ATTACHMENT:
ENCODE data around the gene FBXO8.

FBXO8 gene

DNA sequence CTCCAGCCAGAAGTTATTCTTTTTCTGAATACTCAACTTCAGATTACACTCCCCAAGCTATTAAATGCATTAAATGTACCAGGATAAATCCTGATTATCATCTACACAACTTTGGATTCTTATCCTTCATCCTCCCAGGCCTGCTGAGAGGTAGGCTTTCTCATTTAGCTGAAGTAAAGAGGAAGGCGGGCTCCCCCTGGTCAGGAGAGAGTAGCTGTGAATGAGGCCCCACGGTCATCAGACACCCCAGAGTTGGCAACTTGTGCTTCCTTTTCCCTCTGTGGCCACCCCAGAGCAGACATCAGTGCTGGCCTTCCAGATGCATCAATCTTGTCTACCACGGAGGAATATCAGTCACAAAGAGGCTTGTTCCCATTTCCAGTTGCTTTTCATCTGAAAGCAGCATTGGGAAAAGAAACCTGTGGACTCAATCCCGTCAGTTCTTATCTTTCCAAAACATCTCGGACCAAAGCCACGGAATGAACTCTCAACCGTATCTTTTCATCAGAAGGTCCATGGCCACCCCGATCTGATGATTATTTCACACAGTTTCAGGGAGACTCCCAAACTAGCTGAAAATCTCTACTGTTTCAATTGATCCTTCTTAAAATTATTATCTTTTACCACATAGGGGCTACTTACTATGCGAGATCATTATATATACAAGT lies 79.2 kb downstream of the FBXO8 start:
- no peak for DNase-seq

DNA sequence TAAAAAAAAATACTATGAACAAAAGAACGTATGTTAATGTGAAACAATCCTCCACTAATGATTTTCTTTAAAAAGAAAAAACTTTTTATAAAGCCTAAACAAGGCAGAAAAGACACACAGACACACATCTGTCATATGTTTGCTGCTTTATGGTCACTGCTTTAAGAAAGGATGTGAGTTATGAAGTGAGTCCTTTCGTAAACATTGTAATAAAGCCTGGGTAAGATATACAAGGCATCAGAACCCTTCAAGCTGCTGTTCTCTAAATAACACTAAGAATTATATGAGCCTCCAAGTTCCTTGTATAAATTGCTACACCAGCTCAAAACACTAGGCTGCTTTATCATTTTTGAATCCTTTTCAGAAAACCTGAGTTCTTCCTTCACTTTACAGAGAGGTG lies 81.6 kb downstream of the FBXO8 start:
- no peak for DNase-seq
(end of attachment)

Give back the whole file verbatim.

ENCODE data around the gene FBXO8.

FBXO8 gene

DNA sequence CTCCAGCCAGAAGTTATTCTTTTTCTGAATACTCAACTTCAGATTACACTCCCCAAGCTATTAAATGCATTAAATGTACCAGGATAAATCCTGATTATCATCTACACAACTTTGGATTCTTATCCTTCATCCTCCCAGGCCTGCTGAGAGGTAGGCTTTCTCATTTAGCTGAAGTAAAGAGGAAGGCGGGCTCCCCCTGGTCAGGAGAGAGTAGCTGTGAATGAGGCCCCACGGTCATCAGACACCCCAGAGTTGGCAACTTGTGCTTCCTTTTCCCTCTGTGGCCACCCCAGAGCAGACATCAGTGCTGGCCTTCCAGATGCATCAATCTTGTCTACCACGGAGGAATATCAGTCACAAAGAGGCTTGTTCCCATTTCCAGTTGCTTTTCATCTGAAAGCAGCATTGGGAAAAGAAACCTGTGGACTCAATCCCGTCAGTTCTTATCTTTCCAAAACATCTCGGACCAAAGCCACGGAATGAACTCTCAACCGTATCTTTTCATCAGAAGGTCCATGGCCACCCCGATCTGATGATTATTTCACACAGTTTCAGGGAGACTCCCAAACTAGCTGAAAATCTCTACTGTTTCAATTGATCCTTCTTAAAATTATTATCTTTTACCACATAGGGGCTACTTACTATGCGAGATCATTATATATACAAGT lies 79.2 kb downstream of the FBXO8 start:
- no peak for DNase-seq

DNA sequence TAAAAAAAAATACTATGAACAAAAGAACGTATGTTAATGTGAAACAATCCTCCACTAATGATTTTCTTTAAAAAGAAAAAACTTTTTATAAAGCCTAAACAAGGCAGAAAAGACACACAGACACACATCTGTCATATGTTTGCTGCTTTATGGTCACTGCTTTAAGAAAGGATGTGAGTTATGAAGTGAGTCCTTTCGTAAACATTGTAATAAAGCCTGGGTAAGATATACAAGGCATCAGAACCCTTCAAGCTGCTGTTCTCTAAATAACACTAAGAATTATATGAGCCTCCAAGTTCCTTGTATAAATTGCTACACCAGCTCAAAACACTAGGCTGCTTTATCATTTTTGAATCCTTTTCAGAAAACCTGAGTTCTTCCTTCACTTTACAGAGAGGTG lies 81.6 kb downstream of the FBXO8 start:
- no peak for DNase-seq